Dark Shadows (1991)
Last time I covered recasting the roles of the main characters. This time, we'll take a look at some of the supporting characters, changes to the original storyline and speculate on where the new series could have gone had not NBC staked the show after only 12 hours of episodes.
Spoiler Level: Moderate to high
“A Sea of Familiar Faces…”
The larger budget and 90’s special effects allowed the Revival to accomplish things that were not possible on the daytime soap. In a major change from the soap, Joanna Going was able to play both Victoria Winters and Barnabas’s fiancee Josette Dupres. Originally, Josette was played by Katherine Leigh-Scott, who portrayed Maggie Evans, waitress at the Blue Whale in the present. She was a minor character and Katherine Leigh-Scott played Maggie more of a townsey, lower class bar girl.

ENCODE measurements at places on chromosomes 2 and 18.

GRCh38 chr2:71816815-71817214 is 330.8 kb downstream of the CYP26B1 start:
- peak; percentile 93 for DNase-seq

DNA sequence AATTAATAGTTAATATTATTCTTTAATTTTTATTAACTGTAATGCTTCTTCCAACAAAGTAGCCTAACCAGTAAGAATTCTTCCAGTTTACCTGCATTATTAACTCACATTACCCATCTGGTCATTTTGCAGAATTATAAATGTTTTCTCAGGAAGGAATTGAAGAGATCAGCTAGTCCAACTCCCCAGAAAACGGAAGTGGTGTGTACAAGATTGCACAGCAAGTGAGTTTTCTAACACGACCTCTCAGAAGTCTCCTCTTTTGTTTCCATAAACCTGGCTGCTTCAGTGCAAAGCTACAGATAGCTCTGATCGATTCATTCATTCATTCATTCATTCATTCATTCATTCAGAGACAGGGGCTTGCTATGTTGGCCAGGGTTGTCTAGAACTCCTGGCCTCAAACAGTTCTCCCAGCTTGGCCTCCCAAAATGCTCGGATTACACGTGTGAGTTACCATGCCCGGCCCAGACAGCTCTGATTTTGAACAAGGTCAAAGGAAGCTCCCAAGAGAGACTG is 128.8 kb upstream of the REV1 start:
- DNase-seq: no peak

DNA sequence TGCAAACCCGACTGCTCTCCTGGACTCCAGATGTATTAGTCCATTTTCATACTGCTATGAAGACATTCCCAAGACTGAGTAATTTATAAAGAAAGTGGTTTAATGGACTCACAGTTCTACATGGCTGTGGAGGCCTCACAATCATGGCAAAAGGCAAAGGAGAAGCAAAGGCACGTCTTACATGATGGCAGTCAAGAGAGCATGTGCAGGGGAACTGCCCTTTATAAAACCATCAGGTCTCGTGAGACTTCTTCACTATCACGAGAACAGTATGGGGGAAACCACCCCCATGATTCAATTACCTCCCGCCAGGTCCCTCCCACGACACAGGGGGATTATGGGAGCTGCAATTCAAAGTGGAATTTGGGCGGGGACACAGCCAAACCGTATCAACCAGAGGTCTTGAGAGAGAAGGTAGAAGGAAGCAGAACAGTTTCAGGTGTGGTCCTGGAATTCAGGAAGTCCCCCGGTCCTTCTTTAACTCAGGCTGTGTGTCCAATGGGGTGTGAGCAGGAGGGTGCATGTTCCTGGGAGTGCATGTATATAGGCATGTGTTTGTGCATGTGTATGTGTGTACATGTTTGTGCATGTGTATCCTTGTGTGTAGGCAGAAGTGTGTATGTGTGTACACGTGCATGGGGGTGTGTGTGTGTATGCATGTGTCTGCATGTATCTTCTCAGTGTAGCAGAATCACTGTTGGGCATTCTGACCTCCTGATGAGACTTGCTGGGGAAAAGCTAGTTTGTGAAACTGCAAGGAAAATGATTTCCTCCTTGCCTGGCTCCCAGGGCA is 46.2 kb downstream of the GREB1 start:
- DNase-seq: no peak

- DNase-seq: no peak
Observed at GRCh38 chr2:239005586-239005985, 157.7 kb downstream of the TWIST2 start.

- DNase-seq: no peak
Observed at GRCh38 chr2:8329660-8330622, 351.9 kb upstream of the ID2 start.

She had a boyfriend, fisherman Joe Haskell, who worked for the Collins family shipping business (I believe) run by Roger Collins (Louis Edmonds). Joe was played by Joel Crothers who was in the original Broadway cast of The Boys In The Band, then by Pretender Michael T. Weiss. Over time, Maggie softened up, becoming close friends with Victoria Winters. When Barnabas Collins arrived on the scene and saw Maggie he thought her to be the reincarnation of Josette. In one of Barnabas’s earliest storylines, he captured Maggie Evans and kept her locked up in the mausoleum he had been released from. People were always getting trapped in that place…most notably David Collins who was bratty but nothing like the little terror he was when he was played by Joseph Gordon Levitt in the Revival. But with Victoria Winters being the central character of both series (though her role dwindled more and more on the soap), it made so much more sense that she be the reincarnation of Josette. While it has always been a little tricky to have an actor play a scene next to themselves, this feat was simply beyond what a 60’s soap opera could achieve. So the story was tweaked to have Victoria and Josette be the same actress for the Revival.